Oh, God!

By Kreyche, Gerald F. | USA TODAY, July 2005 | Go to article overview

Oh, God!


Kreyche, Gerald F., USA TODAY


RELIGION SEEMS TO BE a hot topic today, as the Evangelicals take credit for electing George W. Bush. Then, too, the old saw about evolution and creationism keeps coming up, despite hard evidence of the former. Likewise, there is the never-ending controversy over public buildings displaying the creche or the Ten Commandments. At the heart of religion is the "God Question" that seldom is addressed directly. A British wit, upon hearing two people argue--one claiming there is a God; the other denying it--tried to compromise by saying that the truth lies somewhere in between. We speak of God as though everyone understands the same meaning behind the word, but this is patently false as, even in the Old Testament, the word changes meaning. (Some scholars would claim it develops rather than changes.) The early God is a cosmic one, and Abraham never claimed that there is but one God, only that his God was the most powerful. The genesis of the God idea sees it moving to a Warrior God, to the Bride of Israel, to a Father God and, in the New Testament, a Brother God in Jesus. One wonders what the Christian God will look like a millennium from now.

The Hindu religion has myriad gods and Mormonism claims that each of us can be a god. The ancient Greeks had gods of nature, such as Neptune, Zeus, Mercury, Diana, etc. Prudently, they even set up a statue to the "unknown god" in case they missed one. Their gods had the characteristics of men, a trait called anthropomorphism. Intellectuals such as Thomas Jefferson, an Enlightenment thinker, at best favored Deism, the position that says God created things but now has no concern with his creation, letting it go where it will. In short, we are on our own. Calvinists see God as one who arbitrarily--and from the very beginning of time--chooses some to be saved and others to be damned. One cannot know in this life if one is included in the Elect or is one of the damned, but there are certain signs that might prove indicative of one or the other. The Native Americans had a Trickster God who, since being all powerful, could do whatever he wanted. There is a semblance of this trait in Christianity as the Bible tell us, "The Lord Giveth and the Lord Taketh away."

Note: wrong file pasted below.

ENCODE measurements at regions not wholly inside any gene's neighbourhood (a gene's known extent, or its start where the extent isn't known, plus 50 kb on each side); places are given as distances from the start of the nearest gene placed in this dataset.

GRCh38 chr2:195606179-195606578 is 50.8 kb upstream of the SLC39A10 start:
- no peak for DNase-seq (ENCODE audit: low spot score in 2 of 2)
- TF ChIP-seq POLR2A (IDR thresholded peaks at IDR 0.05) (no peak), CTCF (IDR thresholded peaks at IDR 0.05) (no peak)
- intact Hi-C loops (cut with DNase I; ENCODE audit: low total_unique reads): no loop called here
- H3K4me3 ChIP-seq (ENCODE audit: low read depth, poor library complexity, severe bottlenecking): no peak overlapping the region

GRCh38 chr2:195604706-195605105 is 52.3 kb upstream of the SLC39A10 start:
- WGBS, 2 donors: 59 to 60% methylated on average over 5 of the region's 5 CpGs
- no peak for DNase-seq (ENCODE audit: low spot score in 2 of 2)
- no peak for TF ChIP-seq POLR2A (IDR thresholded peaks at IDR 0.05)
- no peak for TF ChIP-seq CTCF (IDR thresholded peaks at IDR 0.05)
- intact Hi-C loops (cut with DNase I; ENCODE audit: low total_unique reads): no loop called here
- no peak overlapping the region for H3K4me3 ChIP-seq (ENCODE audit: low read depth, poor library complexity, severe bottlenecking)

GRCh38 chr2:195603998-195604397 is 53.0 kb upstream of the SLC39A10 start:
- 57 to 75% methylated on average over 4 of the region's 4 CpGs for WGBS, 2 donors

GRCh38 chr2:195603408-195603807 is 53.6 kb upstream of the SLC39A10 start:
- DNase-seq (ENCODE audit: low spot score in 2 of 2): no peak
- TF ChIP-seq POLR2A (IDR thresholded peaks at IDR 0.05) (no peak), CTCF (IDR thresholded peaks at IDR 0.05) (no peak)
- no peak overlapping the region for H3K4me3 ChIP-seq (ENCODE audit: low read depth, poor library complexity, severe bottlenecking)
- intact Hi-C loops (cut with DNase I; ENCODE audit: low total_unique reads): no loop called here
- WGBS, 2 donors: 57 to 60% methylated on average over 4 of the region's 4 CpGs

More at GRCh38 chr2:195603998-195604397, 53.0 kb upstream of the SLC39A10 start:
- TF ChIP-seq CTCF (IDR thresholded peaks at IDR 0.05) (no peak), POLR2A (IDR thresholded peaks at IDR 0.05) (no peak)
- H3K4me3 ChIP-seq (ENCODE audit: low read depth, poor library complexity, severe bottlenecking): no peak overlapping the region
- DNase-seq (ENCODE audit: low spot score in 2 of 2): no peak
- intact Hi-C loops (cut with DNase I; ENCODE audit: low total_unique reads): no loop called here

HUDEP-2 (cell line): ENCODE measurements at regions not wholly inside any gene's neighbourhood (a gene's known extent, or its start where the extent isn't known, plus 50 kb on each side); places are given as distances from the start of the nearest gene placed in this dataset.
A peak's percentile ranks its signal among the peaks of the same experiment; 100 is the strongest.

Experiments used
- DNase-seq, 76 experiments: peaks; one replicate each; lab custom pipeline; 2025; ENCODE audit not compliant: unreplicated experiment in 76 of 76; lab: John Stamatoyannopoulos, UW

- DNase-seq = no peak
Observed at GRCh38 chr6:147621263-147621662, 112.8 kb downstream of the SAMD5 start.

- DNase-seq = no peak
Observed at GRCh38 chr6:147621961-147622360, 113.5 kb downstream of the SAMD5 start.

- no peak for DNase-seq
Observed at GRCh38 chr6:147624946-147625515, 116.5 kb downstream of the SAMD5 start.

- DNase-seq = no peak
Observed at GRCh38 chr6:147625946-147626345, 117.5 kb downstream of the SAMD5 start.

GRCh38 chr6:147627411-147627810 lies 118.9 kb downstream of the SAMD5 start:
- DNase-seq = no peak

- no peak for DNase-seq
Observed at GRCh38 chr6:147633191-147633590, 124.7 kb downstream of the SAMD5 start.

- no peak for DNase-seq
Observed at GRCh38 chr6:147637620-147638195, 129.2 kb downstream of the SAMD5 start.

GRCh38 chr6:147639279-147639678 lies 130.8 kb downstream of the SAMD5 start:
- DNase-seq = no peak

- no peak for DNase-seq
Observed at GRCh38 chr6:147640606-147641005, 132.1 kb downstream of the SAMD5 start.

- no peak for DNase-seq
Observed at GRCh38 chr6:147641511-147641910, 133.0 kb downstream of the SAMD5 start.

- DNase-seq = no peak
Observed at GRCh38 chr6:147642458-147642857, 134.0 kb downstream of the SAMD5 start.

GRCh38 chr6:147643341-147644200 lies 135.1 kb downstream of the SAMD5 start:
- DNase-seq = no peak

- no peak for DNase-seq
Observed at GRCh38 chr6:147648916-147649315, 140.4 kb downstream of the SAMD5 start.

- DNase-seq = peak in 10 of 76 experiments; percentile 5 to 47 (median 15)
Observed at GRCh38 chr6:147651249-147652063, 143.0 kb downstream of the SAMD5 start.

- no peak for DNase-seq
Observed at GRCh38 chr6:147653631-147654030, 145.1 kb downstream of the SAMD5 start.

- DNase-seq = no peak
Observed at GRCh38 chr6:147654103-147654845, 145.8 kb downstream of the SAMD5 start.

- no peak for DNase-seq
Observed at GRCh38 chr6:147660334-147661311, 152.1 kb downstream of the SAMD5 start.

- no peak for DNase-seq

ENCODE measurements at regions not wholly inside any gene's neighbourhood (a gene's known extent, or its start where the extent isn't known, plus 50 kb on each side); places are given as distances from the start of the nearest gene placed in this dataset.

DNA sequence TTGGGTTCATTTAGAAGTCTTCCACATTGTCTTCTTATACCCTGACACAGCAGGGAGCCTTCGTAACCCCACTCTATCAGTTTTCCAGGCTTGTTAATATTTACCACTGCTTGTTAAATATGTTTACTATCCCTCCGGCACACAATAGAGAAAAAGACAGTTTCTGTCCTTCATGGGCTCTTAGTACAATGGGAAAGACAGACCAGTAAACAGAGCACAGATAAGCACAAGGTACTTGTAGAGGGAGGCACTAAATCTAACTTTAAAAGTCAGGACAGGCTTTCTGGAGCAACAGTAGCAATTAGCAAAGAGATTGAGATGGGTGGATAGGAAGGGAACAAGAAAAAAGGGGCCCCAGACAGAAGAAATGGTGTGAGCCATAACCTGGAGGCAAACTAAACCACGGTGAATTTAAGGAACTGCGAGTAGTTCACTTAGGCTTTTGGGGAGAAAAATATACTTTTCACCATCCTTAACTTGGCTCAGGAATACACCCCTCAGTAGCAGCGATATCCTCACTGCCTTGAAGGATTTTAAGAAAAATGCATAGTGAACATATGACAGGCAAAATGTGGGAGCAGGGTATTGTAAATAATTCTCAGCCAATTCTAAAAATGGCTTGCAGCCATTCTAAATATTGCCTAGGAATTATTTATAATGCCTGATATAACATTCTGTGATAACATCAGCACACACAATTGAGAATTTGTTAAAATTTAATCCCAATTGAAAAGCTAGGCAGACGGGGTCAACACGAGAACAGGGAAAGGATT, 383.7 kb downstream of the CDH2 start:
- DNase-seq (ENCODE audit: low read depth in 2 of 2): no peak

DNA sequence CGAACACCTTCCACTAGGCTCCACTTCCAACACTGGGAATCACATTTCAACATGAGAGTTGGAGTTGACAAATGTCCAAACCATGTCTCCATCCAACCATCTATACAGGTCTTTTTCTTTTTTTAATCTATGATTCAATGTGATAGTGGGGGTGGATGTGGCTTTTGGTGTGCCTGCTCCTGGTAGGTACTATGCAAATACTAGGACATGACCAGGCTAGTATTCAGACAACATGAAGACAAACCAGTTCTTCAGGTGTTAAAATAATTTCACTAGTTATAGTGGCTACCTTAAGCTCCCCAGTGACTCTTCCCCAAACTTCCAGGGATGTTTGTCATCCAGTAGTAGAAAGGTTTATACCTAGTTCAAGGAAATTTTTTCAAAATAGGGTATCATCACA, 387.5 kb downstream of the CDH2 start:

Sigmund Freud in his classic Future of an Illusion addresses the question of God and religion. He opines that early humans personalized the forces of nature so that man could deal and bargain with them. Psychologically, the acceptance of the gods had a threefold purpose. They served to "exorcize the terrors of nature"; "reconcile men to the cruelty of their Fate [death]"; and "compensate them for the sufferings and privations which a civilized life in common has imposed on them." For Freud, God simply turns out to be a projected father image, needed by some, but not others. Prayer becomes a way of trying to influence (bribe?) God. (In a certain sense, one might argue that prayer is virtually blasphemous, if by it we hope to change the immutable mind of God. …

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